Redirect public funds from failed infrastructure projects to cost-competitive renewables: Fitch

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Image: NextEra.

Global governments could divert massive amounts of public funds from cancelled, large-scale power generation projects, such as nuclear, towards solar and other renewables to deliver consumers more value for money.

Using data from its catalogue of the largest power projects around the world, consultancy Fitch Solutions highlights how nuclear projects in particular have fallen by the wayside of late, particularly in countries such as the US and the UK. This public funding – amounting to some US$300 billion across all generation classes, could and perhaps should be diverted to more cost competitive sources of generation to deliver more value to ratepayers.

The consultancy highlights solar PV ss the fastest-growing sector, rising from an estimated 26% of projects last year to 33% by 2029.

“We see that the UK’s current funding model for nuclear power has fallen out of touch with industry needs and new finance structures are required as the market aims to develop several more facilities over the coming decade. Given a continued focus on value for money from a consumer perspective and the continued reduction in renewable energy costs, we highlight the potential for government to increasingly shift their support mechanisms for capacity development towards sectors such as wind as solar, particularly in the context of decarbonisation efforts,” the report reads.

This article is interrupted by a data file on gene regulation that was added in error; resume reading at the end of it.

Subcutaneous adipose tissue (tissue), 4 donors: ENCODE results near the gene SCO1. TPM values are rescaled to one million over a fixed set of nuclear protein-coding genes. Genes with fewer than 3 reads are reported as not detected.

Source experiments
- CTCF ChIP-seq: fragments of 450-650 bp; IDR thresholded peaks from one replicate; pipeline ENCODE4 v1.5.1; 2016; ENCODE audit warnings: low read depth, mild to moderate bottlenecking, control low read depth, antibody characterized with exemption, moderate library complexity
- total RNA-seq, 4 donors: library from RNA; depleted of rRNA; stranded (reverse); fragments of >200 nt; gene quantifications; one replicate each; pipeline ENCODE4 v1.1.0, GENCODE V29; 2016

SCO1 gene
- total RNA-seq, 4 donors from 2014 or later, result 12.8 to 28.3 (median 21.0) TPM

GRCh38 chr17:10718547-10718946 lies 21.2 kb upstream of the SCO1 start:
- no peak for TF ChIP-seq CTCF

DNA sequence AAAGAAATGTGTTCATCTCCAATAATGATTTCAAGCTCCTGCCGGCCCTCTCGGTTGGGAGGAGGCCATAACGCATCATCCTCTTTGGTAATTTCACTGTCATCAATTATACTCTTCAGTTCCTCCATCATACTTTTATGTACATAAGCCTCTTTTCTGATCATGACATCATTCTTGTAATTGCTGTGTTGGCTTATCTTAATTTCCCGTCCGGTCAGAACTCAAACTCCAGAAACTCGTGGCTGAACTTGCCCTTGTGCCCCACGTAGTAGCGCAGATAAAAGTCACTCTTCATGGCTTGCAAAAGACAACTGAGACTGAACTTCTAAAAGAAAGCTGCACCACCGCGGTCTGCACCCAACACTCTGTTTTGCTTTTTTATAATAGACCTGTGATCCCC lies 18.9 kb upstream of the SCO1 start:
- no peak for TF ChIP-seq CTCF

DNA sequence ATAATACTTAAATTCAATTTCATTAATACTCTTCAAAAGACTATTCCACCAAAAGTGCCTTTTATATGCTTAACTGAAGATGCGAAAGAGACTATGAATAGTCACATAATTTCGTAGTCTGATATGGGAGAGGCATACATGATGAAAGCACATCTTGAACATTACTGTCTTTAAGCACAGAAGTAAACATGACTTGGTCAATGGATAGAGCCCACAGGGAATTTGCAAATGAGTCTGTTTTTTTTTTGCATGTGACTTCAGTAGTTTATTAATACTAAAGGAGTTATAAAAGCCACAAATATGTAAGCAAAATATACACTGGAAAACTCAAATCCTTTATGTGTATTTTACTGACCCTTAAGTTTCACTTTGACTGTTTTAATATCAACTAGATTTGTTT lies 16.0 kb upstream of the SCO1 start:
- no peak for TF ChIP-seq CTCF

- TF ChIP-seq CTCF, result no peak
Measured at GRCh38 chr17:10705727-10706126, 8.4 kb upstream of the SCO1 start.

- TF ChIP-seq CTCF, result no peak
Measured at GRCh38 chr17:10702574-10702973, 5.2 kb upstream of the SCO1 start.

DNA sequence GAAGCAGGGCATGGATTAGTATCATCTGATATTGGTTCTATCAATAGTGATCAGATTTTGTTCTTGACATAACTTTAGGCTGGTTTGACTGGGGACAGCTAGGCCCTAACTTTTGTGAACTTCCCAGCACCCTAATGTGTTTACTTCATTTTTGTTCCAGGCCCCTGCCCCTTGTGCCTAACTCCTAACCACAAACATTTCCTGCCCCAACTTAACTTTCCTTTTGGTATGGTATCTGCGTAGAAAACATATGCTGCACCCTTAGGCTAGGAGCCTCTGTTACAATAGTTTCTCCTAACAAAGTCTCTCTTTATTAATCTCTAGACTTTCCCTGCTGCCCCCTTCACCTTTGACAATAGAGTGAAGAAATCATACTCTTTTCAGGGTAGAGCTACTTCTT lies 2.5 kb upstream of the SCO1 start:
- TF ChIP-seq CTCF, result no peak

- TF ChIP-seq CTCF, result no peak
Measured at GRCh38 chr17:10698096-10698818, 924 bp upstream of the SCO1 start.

The report's findings have been drawn into starker focus in the UK this week after Japanese congolomerate Hitachi formally withdrew from a prospective 2.9GW nuclear project in Wales

While Fitch reveals that the trend of phasing out coal is picking up pace in regions such as Western Europe, its outlook for the world’s largest power growth region, Asia, will see an uptick in coal generation, with total power capacity additions of 1500GW between 2019 and 2029.

However, financing requirements for such large projects are said to be increasingly challenging as more banks and institutions, particularly in Japan and South Korea, move away from financing environmentally damaging projects, potentially eroding Asia’s long-term coal growth.

In its Key Projects Database, Fitch records 363 cancelled projects globally, amounting to 326GW of unrealised capacity. India has scrapped more than any other country, totalling 100GW across 73 projects, with coal and hydropower being the most halted developments, numbering 35 and 20 respectively.

According to Fitch, projects in India face frequent cancellations owing to issues with land acquisition, approvals and licensing and the realisation of purchase agreements. The consultancy, therefore, predicts that power capacity additions in India will fall short of government targets.

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